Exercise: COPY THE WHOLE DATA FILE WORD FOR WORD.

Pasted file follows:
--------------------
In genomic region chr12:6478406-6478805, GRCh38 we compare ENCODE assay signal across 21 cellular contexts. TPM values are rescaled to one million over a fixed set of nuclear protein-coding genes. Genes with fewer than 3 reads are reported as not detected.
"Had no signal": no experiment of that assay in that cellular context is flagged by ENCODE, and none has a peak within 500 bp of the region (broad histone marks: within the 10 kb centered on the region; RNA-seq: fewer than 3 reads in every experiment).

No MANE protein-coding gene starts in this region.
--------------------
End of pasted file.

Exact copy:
In genomic region chr12:6478406-6478805, GRCh38 we compare ENCODE assay signal across 21 cellular contexts. TPM values are rescaled to one million over a fixed set of nuclear protein-coding genes. Genes with fewer than 3 reads are reported as not detected.
"Had no signal": no experiment of that assay in that cellular context is flagged by ENCODE, and none has a peak within 500 bp of the region (broad histone marks: within the 10 kb centered on the region; RNA-seq: fewer than 3 reads in every experiment).

No MANE protein-coding gene starts in this region.